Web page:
Memorization: Is it the Defining Moment in Professionalism?

Memorization of material is both a gift and an acquired skill. For some individuals, memorizing a piece of music is process that occurs naturally, primarily through the repetitive process of practicing the piece. For others, myself included, repetition alone is not sufficient to lodge the material in the gray matter, to be called upon at will in a performance setting. Some pieces I latch onto and do manage to log into my recall centers. It is interesting to me, however just exactly this recall ability varies from genre to genre. With pop genres, I find that I’m essentially playing along to an inner track inside my head, guided by my memory of how the song sounds. I essentially push the playback button and off I go. The issue becomes more complex when it comes to classical guitar and fingerstyle guitar, because reproducing the soundtrack involves quite a bit more intricacy. I would also contend that some of my memorization disability comes from years of being an excellent sight reader. This can hamper memorization because folks who aren’t have to work harder through sections and thus have a much higher immediate benefit from memorizing the material. Some musicians believe that it is more professional to perform music from memory than to use the sheet music during performance, while others, and I count myself amongst these, maintain that it is the overall quality of the musical performance that matters, not whether one has the sheet music on stage.

The point here isn’t whether or not memorization is a valuable and important skill for a performer to have, nor is it whether one should or should not employ this skill. Those points are very clear as they stand. Yes, it is a valuable and important skill to have and whenever possible it should be employed. Professional musicians do use their reading skills on stage all the time. In some genres this is seen less, but this is also largely because in some genres the bulk of the musicians performing can’t read music aside from chord charts, and often find those to be problematic. Many jazz performers go to gigs toting along their fake books, pulling them out when someone calls a tune they don’t know and reading the material on the fly. Boom, it’s part of the gig. Orchestral musicians always read their material when performing together, for many reasons, not the least of which is the sheer volume of material they have to plow through in a concert season. Even when they break into trios and other smaller formats, more often than not they are performing with musical scores in front them.

Solo artists, particularly in the classical music genre, often perform from memory, but that does not mean that they will not perform a piece until it is memorized. If you can perform the piece well before completing memorization, use the sheet music and get on with it. Give the best performance that you can, memorization in most cases is icing upon the icing. The important things are linked to the music itself, the quality of your connection to it, your ability to communicate the piece, and what the audience can see of your performance. As long as you’re not hiding behind the music stand and the audience can see your performance as well as hear it, the presence of sheet music is really a non-issue. Once again, it boils down to what enables the performer to give the best possible performance of a piece that he or she can.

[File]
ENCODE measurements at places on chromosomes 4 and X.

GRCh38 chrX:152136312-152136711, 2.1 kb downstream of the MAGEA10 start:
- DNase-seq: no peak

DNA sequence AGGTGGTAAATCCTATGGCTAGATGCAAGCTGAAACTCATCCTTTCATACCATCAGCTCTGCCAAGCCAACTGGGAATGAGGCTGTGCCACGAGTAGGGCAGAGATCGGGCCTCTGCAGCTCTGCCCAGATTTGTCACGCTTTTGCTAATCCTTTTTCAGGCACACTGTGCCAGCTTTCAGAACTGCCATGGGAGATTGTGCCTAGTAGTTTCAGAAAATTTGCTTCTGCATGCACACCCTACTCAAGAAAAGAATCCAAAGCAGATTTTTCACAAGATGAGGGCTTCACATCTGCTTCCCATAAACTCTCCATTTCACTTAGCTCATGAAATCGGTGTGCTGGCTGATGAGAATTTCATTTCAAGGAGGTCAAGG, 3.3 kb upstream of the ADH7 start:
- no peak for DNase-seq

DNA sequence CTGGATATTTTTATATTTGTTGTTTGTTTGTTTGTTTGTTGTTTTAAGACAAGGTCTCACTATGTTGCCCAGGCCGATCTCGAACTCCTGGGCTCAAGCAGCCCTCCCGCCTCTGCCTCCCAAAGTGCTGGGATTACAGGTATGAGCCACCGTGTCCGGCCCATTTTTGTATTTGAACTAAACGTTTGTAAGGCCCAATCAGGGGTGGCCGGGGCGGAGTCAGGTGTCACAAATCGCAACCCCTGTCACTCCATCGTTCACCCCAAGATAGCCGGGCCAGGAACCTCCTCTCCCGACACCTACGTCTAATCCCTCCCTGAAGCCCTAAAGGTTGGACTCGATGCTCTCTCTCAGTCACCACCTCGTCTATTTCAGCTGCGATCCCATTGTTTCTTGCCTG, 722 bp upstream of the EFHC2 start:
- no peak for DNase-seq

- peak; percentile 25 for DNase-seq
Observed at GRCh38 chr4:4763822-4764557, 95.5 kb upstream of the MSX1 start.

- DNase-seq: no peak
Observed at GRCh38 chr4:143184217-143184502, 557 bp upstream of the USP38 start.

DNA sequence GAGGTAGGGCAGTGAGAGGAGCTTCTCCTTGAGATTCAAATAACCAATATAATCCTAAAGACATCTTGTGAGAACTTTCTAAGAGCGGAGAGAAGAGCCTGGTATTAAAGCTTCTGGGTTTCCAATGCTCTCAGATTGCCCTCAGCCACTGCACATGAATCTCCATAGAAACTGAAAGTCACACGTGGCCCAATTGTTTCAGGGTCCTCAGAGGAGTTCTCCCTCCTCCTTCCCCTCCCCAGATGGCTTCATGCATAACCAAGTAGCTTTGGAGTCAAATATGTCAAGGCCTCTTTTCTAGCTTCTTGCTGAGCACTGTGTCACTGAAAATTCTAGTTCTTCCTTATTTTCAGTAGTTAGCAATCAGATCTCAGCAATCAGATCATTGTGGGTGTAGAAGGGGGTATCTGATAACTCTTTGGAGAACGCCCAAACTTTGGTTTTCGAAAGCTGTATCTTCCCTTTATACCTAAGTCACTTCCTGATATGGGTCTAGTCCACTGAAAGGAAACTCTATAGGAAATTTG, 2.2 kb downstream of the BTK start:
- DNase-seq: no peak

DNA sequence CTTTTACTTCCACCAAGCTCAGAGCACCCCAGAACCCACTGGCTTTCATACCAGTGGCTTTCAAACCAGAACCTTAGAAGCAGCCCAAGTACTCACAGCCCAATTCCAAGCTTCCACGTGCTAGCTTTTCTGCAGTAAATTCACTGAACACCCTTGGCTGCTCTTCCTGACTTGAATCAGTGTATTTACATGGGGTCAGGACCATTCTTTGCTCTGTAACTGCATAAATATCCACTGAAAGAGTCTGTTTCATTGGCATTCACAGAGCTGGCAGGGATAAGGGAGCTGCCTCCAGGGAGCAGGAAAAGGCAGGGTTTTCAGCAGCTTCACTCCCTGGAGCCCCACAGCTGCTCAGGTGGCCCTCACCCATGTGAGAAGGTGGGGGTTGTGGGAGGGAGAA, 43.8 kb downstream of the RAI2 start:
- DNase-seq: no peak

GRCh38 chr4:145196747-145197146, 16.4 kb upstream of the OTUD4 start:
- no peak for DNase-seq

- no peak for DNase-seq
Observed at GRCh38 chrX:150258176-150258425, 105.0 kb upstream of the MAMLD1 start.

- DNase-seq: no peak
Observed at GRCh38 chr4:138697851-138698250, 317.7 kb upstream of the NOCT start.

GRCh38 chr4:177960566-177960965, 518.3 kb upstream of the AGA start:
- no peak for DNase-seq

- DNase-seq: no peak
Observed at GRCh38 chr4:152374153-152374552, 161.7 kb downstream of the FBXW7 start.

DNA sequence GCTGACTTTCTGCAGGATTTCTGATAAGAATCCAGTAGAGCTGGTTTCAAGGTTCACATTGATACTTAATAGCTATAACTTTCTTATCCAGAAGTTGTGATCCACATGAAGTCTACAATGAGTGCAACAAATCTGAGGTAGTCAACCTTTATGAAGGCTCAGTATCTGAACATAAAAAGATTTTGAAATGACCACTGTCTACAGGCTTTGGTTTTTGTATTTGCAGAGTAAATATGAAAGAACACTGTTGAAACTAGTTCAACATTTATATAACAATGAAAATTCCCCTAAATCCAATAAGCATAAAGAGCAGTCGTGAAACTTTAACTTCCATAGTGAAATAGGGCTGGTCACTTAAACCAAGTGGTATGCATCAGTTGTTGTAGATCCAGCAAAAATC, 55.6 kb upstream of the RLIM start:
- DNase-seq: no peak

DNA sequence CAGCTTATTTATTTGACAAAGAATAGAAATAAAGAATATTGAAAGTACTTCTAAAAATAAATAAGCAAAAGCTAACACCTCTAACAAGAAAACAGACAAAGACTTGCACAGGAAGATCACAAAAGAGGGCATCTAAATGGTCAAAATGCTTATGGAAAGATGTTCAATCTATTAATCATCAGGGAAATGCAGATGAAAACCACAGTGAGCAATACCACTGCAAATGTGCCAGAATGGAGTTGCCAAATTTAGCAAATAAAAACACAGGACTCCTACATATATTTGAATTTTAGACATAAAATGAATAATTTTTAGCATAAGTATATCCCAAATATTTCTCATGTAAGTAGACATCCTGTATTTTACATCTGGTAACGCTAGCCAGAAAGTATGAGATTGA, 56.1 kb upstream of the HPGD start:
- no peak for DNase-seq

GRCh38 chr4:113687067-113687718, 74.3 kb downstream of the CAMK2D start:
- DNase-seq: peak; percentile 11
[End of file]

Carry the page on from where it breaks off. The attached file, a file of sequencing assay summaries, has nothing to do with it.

The lack of a music stand on stage isn’t really a mark of professionalism. All it really tells you is that the performer, hopefully, has excellent memorization skills. Granted, some forms such as opera absolutely require memorization skills because there is movement involved and the performers cannot be tied down to a specific spot on stage. If you can’t memorize the arias, you won’t get the role, no matter how well you can perform them with sheet music. Popular genres have an established no music stand on stage norm, once again largely because most of the individuals couldn’t read the material on sheet music anyway. However, the irony is that most recordings that come out industry hubs like Nashville are produced with studio musicians who are reading charts of one sort or another during the recording sessions, a skill that if they lacked they would not have the gig to begin with. In these cases the studio cats aren’t usually the same people who go out on the road with the headliners and they’re all fine with that. It’s a simple relegation of duties based upon skill sets, and often life style preferences among all of the musicians involved in the entire process.

The ability to read musical charts and scores is actually more of a sign of professionalism than the lack of a music stand on the stage. It requires very specific training, often formal training, and is a life long skill. It opens a world of opportunity to those who can read, much like the ability to read written language does for the entire population, and can actually lead to the ability to take musical jobs that non-readers simply cannot even apply for. Memorization is indeed an excellent skill, and should be encouraged, but it is not necessarily a be all end all mark of professionalism. When I go to a concert, I want to be presented with the artists’ best rendition of the music they can give. If it involves reading from a chart, so be it. It’s not robbing me of an excellent experience.


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